INDICATOR: April Consumer Confidence and Small Business Jobs

KEY DATA: Confidence: -1.6 points; Expectations: +0.1 point; Current Conditions: -4.2 points/Small Business Jobs Index: +0.1%

IN A NUTSHELL: "Consumer optimism about the future coupled with an improving jobs picture point to an improving economy."

WHAT IT MEANS: Consumers are quite fickle and the latest Conference Board Consumer Confidence Survey seems to point to that fact. While households seemed to lose faith in how things were currently going, they kept the faith when it came to their expectations of future economic activity. Indeed, people thought that jobs would become more plentiful even as they indicated they were harder to get in April. And maybe most importantly, a growing share expects their incomes to increase over the next six month. More income generally translates into more spending. That optimism about the labor market was bolstered by a new report, the Paychex/IHS Small Business Index. This looks at the hiring activity of the smaller businesses and in that way, separates itself from the ADP report. Both ADP and Paychex are employment services companies so we appear to have dueling, but not equal, payroll indices. The more the merrier and I welcome Paychex to the mix. In any event, the rise in the index seems to argue for improved jobs reports since small businesses generate a large number of the new positions. The government data has tended lately to be revised upward as more mid-sized and smaller businesses report and the Paychex numbers support the view that job gains are accelerating. The consensus for Friday's report is about 220,000 but with unemployment claims low, I think it could be well north of that number. I also expect the unemployment rate to decline.

In a separate report on housing prices, the S&P/Case-Shiller index was largely flat in February and the year-over-year price increase slowed. We are still seeing double-digit increases in most of the twenty cities in the index but that was largely due to past gains. Currently, prices are essentially going nowhere.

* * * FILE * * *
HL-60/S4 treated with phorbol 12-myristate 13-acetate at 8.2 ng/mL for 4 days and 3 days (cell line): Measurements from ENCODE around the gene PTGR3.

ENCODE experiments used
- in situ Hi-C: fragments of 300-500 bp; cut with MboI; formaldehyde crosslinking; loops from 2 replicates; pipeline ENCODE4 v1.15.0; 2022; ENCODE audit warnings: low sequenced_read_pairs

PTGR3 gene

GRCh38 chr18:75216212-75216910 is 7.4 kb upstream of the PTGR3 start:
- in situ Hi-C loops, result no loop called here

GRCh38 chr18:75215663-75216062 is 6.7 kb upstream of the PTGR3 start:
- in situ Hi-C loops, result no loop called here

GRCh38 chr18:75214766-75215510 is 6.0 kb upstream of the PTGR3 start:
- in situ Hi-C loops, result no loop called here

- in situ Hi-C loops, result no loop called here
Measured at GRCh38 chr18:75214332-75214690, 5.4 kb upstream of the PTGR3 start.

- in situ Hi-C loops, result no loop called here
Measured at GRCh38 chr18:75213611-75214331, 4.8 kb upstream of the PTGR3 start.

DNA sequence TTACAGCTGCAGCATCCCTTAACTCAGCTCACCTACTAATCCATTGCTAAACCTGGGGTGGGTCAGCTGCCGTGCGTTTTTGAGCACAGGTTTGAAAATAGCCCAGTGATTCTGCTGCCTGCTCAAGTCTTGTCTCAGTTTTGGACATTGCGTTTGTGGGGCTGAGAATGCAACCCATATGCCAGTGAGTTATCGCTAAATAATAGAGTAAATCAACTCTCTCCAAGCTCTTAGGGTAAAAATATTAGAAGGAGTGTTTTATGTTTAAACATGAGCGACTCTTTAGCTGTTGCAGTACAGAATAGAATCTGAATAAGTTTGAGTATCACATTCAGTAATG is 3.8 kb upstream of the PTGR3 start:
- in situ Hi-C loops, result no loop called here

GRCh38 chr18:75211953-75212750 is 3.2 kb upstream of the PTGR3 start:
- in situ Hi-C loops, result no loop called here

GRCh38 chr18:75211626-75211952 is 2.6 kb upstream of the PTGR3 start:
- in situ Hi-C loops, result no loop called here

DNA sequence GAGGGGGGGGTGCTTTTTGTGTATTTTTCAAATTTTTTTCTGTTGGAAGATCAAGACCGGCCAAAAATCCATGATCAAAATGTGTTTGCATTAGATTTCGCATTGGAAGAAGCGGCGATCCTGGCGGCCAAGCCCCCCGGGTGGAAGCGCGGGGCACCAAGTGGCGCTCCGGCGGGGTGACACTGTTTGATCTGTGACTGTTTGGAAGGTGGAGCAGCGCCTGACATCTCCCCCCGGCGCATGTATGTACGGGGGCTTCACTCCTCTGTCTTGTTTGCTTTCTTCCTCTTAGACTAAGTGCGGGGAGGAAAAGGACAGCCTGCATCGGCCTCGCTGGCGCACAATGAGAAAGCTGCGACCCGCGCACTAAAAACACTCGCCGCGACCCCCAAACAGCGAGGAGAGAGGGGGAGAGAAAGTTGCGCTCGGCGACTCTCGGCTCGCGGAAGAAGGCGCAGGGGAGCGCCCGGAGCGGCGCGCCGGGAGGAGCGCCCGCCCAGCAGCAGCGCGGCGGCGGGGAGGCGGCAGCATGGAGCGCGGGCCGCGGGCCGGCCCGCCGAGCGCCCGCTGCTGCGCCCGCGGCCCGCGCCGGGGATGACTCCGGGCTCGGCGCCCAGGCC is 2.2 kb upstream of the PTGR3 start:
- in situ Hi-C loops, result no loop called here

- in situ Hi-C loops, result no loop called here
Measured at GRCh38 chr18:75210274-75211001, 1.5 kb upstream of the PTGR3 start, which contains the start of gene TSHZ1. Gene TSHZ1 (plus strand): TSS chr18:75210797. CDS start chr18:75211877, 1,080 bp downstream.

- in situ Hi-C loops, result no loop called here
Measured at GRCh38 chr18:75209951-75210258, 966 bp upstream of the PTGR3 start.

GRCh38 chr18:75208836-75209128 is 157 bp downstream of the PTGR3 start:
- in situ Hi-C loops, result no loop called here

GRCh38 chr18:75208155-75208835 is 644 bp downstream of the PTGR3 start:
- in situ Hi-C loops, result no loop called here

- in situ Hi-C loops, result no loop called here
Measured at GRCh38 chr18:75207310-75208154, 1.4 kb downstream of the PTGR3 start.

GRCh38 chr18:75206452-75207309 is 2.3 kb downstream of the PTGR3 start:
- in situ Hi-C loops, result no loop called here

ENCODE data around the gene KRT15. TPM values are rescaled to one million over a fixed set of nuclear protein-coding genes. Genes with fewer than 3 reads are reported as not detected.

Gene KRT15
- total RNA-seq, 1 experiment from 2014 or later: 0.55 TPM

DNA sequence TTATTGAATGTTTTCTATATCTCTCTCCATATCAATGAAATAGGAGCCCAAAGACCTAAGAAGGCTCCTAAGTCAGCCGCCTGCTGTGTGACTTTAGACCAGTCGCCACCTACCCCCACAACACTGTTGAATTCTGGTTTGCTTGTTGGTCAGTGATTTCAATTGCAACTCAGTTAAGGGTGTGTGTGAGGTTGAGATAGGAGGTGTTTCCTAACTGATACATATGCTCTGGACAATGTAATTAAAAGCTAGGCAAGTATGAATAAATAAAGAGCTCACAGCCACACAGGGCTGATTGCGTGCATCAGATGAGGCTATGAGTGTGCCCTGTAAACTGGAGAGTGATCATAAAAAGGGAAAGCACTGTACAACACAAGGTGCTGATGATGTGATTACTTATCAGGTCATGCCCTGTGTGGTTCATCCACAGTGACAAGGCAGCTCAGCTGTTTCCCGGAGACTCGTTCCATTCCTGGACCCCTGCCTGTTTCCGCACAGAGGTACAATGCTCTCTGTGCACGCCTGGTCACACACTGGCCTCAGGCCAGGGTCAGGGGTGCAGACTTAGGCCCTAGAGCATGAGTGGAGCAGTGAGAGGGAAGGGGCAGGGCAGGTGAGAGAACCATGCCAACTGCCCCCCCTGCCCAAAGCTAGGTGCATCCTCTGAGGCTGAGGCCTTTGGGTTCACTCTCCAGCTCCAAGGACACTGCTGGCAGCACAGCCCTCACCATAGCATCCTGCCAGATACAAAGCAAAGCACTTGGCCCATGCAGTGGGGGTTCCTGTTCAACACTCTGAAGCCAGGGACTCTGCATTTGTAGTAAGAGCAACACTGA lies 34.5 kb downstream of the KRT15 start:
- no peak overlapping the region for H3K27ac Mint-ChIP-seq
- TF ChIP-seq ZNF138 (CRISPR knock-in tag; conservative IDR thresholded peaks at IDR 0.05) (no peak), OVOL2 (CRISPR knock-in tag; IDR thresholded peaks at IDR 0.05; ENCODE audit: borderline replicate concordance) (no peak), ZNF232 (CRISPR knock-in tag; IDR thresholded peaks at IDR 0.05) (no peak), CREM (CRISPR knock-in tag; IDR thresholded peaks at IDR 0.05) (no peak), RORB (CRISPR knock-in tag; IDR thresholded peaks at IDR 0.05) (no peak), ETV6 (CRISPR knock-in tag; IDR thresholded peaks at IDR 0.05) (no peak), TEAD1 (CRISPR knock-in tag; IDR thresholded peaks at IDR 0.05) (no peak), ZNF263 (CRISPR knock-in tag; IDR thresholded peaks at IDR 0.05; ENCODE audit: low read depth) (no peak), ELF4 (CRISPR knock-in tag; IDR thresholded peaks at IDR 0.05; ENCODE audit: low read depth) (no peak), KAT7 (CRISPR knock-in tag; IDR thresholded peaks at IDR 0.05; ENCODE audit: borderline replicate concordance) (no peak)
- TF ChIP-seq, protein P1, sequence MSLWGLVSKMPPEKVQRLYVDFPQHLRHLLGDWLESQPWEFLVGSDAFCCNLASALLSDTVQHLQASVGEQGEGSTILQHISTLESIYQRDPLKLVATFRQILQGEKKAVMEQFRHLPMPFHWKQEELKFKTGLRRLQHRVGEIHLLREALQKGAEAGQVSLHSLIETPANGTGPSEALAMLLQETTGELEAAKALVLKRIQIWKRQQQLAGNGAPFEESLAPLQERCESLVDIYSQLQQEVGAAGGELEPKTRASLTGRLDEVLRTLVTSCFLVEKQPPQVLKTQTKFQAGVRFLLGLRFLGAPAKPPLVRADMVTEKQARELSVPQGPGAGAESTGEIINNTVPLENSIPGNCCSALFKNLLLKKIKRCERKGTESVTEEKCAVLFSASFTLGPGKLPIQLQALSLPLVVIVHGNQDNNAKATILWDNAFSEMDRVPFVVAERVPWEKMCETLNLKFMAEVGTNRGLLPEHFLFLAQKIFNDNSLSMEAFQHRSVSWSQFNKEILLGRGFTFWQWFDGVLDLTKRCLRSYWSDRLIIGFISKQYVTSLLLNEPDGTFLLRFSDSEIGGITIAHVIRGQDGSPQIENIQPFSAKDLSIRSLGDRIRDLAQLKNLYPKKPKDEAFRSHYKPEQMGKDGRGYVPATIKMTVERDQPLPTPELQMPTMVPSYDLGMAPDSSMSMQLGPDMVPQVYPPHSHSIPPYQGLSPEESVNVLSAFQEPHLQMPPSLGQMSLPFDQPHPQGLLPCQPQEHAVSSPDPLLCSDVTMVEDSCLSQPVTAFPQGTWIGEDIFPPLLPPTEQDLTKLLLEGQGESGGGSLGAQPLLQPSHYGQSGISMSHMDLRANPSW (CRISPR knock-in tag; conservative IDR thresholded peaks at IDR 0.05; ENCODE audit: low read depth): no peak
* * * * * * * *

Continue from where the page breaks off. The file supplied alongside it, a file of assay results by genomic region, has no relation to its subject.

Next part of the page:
MARKETS AND FED POLICY IMPLICATIONS: The drop in confidence was a surprise, though the March number had been the highest in six years. I really don't know how to explain it as there weren't a lot of negative numbers and I am not sure a whole lot of people are concerned that Russia might invade the Ukraine. I'll just chalk it up to the ebbs and flows of the numbers in an environment where economic conditions are getting better slowly. With the Fed starting its two-day meeting today and with the payroll numbers coming out on Friday, I doubt investors will worry too much about a small drop in confidence in one indicator. Earnings are more important right now. As for the Fed, today's numbers will not change the discussion or the outcome of the FOMC meeting. Tomorrow's statement will likely indicate that tapering conditions unabated, the economy slowed in the first quarter, most likely because of weather and the Fed will continue to support stronger growth by keeping rates low. In other words, it will probably be a yawner.